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I want to get very high current flow thought secondary winding of transformer on my 3 Ohm load. As I apply high voltage of secondary to the load the voltage across it drops dramatically. Only about 2% of initial voltage (of unloaded secondary) is presented at the load. What can I do to achieve larger voltage drop across the load?

If the secondary winding would have same ohmic resistance as load R1, that is 3 Ohms, would then half of secondary's unloaded voltage be then dropped across R1 (and half across secondary winding)?

Here, I used two transformers to power up my load. I need higher voltage (+100V), so 220V was only accessible, but I couldn't plug my load directly into wall socket because the fuse would break at the same moment I would plugged in my load - so I used transformer which would allow me to use same voltage but higher currents. In addition, I was counting for load to sink few tens of amps, but transformers weren't made for such currents. But I meant to use them just for a few milliseconds - in pulses so transformers would have time to cool down and not melt. Here are actual specs for both transformers: 220V to 15V - secondary's current is 4A and primary's 1A, 15V to 220V - secondary's current is 0.5A and primary's 1A.

I know that none of two transformers meet my requirements but I was sure that second transformer could generate few tens of amps only for a fraction of a second. And that is really basically what I want; a transformer that could supply around 220V or so while generating current of few tens of amps for a few milliseconds then a second or so of pause until next current spike. But would I need a transformer that can supply 100A of continuous current through secondary, even if wanted to use same amount of current for only a fraction of a second?

schematic

simulate this circuit – Schematic created using CircuitLab

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You seem to be thinking that transformers can store significant amounts of energy. This is simply false.

You can't get any more power out of a transformer than you put into it. If you can't get the current you need from the mains connection, no number of transformers will "amplify" the current for you, unless you're willing to take that current at a lower voltage.

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It seems you are seeking the current demands of a small spot-welder. The secondary winding produces the voltage, it does not drop the voltage across itself. If you want 30 amps across the 3 ohm load, the secondary needs to be 90 volts. To produce that current (even for milliseconds) requires an output of 2700 VA. That is a very big transformer.
A smaller transformer can give you the current you need (but at a lower voltage) or give you the voltage you need (but at a lower current.) You will always get AC power from any transformer. If DC will work for you, look at a capacitor circuit.

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Whereas it's true that you can over-current a transformer briefly and stay within its thermal limits, that doesn't improve the resistance of the transformer windings, which will still limit the maximum you can draw.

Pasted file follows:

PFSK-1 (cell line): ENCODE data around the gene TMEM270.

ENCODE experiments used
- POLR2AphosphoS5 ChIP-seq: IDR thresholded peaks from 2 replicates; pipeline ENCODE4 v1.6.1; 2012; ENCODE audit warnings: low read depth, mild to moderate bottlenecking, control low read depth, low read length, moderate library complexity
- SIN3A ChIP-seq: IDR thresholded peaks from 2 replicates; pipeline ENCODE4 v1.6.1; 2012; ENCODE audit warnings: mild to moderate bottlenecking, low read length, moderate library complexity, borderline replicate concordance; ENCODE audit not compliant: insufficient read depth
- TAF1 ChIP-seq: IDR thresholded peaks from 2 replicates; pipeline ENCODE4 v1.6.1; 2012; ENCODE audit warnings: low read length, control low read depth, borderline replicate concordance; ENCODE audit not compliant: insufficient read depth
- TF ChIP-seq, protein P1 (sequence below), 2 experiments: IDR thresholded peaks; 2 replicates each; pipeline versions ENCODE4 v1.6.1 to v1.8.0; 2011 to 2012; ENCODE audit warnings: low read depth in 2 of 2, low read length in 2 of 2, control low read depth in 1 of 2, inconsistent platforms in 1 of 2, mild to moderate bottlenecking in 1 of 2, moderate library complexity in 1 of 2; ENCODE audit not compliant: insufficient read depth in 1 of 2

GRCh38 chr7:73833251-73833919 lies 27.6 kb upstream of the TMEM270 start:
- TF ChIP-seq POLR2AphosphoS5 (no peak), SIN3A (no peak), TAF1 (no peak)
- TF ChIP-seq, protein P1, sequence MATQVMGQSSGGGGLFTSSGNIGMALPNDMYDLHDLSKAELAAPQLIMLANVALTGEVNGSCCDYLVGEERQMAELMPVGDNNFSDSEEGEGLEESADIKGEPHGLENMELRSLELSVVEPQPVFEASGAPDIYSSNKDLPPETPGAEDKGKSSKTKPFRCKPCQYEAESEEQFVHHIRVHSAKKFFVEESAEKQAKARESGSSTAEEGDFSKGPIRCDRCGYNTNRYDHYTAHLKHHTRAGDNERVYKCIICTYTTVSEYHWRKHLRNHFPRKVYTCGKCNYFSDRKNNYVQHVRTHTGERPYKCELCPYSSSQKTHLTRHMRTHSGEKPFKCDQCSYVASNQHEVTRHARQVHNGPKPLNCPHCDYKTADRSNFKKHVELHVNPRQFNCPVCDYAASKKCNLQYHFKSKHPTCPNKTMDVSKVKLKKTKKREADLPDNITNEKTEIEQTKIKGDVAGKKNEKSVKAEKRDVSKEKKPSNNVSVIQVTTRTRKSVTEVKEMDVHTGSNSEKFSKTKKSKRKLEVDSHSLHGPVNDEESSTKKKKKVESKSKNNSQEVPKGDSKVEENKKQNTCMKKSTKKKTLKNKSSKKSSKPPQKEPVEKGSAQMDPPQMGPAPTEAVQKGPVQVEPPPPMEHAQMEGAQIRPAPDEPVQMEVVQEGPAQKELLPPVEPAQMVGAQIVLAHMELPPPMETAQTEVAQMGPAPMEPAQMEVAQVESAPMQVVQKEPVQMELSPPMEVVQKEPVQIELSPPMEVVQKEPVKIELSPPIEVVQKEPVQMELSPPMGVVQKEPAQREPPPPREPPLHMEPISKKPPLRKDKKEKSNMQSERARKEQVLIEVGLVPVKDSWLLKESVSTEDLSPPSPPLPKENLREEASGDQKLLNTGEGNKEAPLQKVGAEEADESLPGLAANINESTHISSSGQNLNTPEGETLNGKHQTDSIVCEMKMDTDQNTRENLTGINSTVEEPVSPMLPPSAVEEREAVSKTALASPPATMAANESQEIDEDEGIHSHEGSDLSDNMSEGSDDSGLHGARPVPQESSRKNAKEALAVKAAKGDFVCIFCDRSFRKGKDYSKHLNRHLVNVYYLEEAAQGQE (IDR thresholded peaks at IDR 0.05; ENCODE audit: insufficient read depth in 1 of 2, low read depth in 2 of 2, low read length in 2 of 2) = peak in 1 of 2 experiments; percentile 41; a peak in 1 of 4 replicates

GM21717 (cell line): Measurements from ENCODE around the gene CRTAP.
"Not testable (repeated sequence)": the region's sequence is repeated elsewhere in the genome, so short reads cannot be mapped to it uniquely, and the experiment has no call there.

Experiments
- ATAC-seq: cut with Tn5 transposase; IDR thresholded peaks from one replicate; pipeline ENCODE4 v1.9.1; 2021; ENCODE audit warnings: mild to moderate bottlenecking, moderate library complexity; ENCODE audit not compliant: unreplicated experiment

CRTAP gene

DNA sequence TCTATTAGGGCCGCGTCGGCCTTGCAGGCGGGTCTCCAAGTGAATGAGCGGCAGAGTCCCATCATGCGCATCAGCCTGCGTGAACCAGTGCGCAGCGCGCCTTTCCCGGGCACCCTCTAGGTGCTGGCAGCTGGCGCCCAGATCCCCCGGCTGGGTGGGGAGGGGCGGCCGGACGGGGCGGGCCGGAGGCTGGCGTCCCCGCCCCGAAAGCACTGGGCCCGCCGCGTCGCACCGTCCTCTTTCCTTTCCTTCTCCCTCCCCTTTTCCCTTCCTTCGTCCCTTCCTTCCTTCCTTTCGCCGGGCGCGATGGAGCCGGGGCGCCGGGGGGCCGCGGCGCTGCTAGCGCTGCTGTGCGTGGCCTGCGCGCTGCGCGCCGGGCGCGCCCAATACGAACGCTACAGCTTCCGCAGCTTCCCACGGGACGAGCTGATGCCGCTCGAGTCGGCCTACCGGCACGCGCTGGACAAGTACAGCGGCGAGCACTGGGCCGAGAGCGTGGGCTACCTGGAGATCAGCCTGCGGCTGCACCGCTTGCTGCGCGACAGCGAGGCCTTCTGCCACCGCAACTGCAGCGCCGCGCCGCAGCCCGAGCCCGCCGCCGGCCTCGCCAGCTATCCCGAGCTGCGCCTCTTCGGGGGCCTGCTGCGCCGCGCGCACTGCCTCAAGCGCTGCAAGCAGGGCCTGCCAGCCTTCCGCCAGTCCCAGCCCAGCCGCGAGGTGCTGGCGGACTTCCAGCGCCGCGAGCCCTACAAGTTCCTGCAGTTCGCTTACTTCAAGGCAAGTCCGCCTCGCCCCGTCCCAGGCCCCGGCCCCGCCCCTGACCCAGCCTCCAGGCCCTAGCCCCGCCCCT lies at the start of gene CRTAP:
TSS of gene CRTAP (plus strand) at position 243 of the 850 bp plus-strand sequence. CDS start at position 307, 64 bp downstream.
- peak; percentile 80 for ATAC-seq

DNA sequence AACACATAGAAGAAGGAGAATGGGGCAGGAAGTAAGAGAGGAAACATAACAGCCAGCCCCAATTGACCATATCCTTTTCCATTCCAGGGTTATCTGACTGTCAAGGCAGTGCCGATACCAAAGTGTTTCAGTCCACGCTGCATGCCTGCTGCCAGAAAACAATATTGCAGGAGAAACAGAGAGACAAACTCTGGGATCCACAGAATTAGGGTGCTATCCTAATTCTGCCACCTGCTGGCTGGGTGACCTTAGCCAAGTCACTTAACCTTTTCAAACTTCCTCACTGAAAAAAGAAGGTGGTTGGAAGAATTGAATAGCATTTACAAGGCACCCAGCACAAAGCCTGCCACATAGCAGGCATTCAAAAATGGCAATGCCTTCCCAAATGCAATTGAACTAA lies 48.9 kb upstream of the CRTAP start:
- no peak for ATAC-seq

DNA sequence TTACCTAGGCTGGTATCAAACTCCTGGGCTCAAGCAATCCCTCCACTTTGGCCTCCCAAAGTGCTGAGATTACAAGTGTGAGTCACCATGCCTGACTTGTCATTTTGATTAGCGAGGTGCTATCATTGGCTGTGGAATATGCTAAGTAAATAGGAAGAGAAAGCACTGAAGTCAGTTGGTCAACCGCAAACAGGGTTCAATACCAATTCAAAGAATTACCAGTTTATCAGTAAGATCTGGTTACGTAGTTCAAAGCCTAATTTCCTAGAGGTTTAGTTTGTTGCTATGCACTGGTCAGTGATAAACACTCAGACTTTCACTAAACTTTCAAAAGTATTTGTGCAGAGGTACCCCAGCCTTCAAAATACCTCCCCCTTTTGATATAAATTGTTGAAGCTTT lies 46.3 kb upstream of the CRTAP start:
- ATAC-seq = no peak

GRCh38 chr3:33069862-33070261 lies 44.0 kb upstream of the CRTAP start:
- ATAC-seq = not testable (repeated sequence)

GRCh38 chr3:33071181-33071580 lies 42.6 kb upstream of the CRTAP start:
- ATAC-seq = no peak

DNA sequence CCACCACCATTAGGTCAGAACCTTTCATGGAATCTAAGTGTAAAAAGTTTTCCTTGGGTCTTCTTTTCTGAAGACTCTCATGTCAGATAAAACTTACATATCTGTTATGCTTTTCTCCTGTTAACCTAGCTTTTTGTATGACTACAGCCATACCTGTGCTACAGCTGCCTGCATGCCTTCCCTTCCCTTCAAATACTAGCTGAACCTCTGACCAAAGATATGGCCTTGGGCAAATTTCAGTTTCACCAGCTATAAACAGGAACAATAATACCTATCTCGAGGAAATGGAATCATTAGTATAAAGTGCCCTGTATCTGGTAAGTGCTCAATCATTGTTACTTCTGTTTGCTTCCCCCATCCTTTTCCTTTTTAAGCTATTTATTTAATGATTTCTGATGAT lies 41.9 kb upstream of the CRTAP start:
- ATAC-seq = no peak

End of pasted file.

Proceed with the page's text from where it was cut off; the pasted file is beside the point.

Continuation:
In your case of dropping to a low voltage and back up again, the killer is probably the excess resistance in the low voltage windings, and the wire you use to connect them. Impedance across a transformer goes as turns^2. The turns ratio between 220 and 15 is about 15 (in round numbers), so every ohm on the 15 v windings looks like 225 ohms at the 240v windings. If you had only 10mohm winding resistance in both 15v windings in series that would add over 2 ohms to your output resistance, and you've not even considered the resistance of the 220v windings yet, which also appears in series.

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For short pulses of high power you need a high power rated transformer. The only thing that may be reduced is cooling. The material of the transformer will store and slowly dissipate short pulses of thermal losses.

If the transformer's core is too small for the needed power it will be driven into saturation and this limits the transfered power. The peaks of the sinus waves are cut.

If the wires of the windings are too thin, the resistance of the windings is too high and limits the maximum current. The resulting voltage drop reduces the output voltage. So you get neither the necessary current nor the necessary voltage.

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  • \$\begingroup\$ You don’t saturate the transformer core with current, you saturate it with voltage-time area, which is fixed on your input. Also, if you would drive it into saturation, it’s not the peak of the voltage waveform which is cut, it’s the very tail close to zero crossing. \$\endgroup\$ – winny Dec 24 '18 at 14:31
  • \$\begingroup\$ I know I need higher rated power transformer, but how higher? If I want to generate a pulse for a fraction of a second that goes as high as 220V and outputs around 100A, would I still need 220V/100A rated secondary of transformer? Or is 100A of current (for a fraction of a second) achievable with lower current rating of transformer's secondary? Because I doubt I could afford a transformer with 100A secondary current rating. \$\endgroup\$ – Keno Dec 24 '18 at 18:01
  • \$\begingroup\$ @Keno You need a transformer rated for 22 kW. Of course you need a connection to the power grid capable for 22 kW. You don't need a transformer rated for continous operation at full power for hours. A low duty cycle of 5 % or less may do. So a blower cooled transformer should not be necessary. \$\endgroup\$ – Uwe Dec 24 '18 at 21:19

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